Wednesday, November 27, 2013

Indian Elections: 'Colourless campaigns' in the era of Election Commission's strictness

In my childhood, election season was special. The campaigns were boisterous and colourful.

Loud speakers blared throughout the day and scores of vehicles were hired by every candidate.

The jeeps engaged in campaign would throw pamphlets. The children would run after these vehicles and often got parties' badges and symbols.

But the high-decibel campaigns are now history. In the post-TN Seshan era, the Election Commission (EC) managed to rein in the parties.

The huge expenses were brought under control. It was indeed a positive step. But yes, sometimes, one looks back and recalls how colourful elections were in those days.

In fact, in the recently concluded election, there was such lacklustre campaign that sometime even residents were not sure about the candidates.

While most of the people were aware of the Congress and BJP candidates due to newspapers or their hoardings, not much was known about who else was in the fray [independents, smaller parties].

There were few banners and posters. Contestants were also worried about EC and were over-cautious. They feared that if they were found guilty of higher expenses, then the EC would crack the whip.

Nobody wanted trouble when the model code of conduct is in effect. Officials keep record of all expenses. Recently, a journalist asked an EC official at a press conference about the 'dull and silent campaign'.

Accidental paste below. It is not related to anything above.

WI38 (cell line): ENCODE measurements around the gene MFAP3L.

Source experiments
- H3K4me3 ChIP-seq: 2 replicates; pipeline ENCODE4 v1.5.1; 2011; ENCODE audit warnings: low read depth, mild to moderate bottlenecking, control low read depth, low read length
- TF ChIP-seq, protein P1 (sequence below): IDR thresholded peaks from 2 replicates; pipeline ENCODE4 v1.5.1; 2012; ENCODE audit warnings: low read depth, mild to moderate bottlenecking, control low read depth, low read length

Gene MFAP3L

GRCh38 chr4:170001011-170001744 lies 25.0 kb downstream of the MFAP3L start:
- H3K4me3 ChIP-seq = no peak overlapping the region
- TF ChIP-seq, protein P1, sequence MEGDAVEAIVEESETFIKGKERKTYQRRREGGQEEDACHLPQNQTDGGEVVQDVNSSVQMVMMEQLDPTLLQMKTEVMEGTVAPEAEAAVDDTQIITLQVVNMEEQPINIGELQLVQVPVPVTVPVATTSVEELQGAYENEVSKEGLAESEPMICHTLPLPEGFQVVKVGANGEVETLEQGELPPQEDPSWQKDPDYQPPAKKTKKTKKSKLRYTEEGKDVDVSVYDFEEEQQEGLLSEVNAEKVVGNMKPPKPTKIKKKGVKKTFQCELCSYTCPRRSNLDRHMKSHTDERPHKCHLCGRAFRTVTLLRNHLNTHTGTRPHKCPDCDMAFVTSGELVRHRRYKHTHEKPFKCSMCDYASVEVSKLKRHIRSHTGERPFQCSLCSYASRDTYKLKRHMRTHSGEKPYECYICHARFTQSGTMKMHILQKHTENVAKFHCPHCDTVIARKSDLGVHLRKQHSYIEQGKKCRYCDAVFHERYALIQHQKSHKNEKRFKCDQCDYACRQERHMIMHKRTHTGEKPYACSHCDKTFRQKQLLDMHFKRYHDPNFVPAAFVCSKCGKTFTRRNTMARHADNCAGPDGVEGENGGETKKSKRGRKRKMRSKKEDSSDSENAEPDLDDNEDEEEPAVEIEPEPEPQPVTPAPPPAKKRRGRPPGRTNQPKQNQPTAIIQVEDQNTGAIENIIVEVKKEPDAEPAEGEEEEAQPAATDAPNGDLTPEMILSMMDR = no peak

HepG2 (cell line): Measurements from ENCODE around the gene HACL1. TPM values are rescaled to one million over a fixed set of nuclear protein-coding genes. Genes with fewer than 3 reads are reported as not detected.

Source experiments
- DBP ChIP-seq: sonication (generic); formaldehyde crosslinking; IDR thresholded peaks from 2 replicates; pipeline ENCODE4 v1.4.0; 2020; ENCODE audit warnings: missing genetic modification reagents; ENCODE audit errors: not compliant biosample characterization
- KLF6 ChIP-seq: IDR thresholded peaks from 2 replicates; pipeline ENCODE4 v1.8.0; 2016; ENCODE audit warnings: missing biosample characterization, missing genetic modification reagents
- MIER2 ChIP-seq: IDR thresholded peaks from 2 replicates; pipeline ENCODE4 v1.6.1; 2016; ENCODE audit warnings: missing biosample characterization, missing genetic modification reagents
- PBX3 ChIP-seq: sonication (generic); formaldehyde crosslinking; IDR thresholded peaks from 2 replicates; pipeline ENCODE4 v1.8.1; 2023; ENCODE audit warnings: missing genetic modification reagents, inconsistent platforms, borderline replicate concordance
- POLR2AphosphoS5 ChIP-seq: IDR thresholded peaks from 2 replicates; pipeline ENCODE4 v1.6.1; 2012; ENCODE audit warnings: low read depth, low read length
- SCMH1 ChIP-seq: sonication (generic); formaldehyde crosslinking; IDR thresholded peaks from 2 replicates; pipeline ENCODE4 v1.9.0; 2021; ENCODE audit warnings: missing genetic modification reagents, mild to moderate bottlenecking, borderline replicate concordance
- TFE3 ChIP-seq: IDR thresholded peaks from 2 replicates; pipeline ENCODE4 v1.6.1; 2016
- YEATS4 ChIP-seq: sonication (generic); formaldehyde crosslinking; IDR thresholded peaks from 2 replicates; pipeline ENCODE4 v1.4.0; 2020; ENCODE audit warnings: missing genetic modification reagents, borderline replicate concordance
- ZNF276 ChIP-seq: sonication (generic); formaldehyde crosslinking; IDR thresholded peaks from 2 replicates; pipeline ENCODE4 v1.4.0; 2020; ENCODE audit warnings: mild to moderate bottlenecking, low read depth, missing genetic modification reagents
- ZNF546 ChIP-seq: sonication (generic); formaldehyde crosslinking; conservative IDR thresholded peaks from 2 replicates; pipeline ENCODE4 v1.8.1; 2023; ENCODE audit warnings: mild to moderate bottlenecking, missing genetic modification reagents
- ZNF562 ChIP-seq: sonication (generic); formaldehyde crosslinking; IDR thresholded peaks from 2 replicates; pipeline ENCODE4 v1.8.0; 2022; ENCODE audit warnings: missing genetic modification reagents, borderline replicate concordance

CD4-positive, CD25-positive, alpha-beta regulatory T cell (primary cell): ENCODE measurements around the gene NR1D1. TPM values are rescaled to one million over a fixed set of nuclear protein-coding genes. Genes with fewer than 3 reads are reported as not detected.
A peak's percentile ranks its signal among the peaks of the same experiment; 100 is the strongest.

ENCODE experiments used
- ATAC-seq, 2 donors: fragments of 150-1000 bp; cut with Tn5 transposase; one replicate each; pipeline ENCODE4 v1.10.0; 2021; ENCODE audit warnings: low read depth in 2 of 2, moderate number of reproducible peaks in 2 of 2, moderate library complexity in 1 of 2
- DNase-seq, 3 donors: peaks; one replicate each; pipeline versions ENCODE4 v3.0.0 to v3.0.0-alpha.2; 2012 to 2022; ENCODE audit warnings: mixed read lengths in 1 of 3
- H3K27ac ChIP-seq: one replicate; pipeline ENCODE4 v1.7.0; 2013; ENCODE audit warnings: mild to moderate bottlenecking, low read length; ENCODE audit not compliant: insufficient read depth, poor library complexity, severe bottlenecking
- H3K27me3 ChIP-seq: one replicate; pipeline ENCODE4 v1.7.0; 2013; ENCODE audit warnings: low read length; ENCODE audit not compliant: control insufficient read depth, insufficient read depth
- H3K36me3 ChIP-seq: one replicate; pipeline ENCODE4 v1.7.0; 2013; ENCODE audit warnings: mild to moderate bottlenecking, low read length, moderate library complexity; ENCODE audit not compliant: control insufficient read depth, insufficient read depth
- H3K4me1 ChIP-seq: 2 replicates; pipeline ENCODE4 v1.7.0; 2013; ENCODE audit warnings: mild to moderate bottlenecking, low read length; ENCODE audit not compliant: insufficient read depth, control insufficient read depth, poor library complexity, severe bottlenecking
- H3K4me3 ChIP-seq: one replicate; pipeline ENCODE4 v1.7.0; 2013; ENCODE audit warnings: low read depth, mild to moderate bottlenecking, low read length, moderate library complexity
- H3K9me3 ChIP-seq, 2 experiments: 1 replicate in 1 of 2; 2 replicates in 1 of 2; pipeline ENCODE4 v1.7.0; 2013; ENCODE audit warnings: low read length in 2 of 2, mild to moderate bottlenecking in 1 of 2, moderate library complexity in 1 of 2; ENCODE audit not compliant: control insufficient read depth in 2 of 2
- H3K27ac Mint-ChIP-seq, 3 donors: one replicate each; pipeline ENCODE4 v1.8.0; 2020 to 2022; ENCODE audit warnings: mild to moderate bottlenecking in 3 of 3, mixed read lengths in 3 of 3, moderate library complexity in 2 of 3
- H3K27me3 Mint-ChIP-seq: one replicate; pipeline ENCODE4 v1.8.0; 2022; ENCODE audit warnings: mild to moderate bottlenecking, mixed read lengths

The officer said, "Do you like that you wake up in the morning and find your wall painted with a political party's symbol?' The man who posed the question, had nothing to say now.

True, there was huge money involved earlier. Even booths were captured in those days. Now there is enough force deployed that criminal elements and other trouble-makers are restrained. Even though the campaign wasn't too loud, there were banners and posters on prominent places and on road sides.

Surprisingly, the BJP even campaigned in English. This is the first occasion when in North India, [at least in this region], we saw any mainstream party using English in its 'chunav prachar' [election campaign in English, intekhabi tash'heer, in Urdu]. 

Shivraj Singh Chouhan was portrayed as a man with vision, BJP as party with the difference.

Congress listed its own achievements and made promises, as you can see in this billboard in Hindi.

It says what the party has done for Dalits [Scheduled Castes (SCs)] and the Tribals [Scheduled Tribes (STs)].

Other parties were not visible much. A Communist Party of India's (CPI) candidate Shailendra Shaili's poll campaign begins with a famous poet's couplet.

The Communist party candidate who is more active on the ground, has campaigned extensively in Urdu.

Starting with 35 kg ration for every family at a rate of 1 Rupee per kg, it goes a long way in terms of promises.

The CPI contestant wants Urdu given status of a second official language of the state and taking stern action against communal elements.

There is also a lot about the steps to be taken to improve financial condition of labourers, implementation of Sachar panel report et al.

Now the elections are over. The candidates are resting and the fate is now sealed in the Electronic Voting Machines (EVMs).

All eyes are now on counting, which will take place a few days later. Then, after a few months, we will all see the campaign for the general elections [Parliamentary polls].

Let's see, how goes the campaigns of political parties then.

[Above are photographs showing Congress, BJP and CPI banners, posters during the Assembly election campaign in Madhya Pradesh. All these photos have copyright of this BLOG]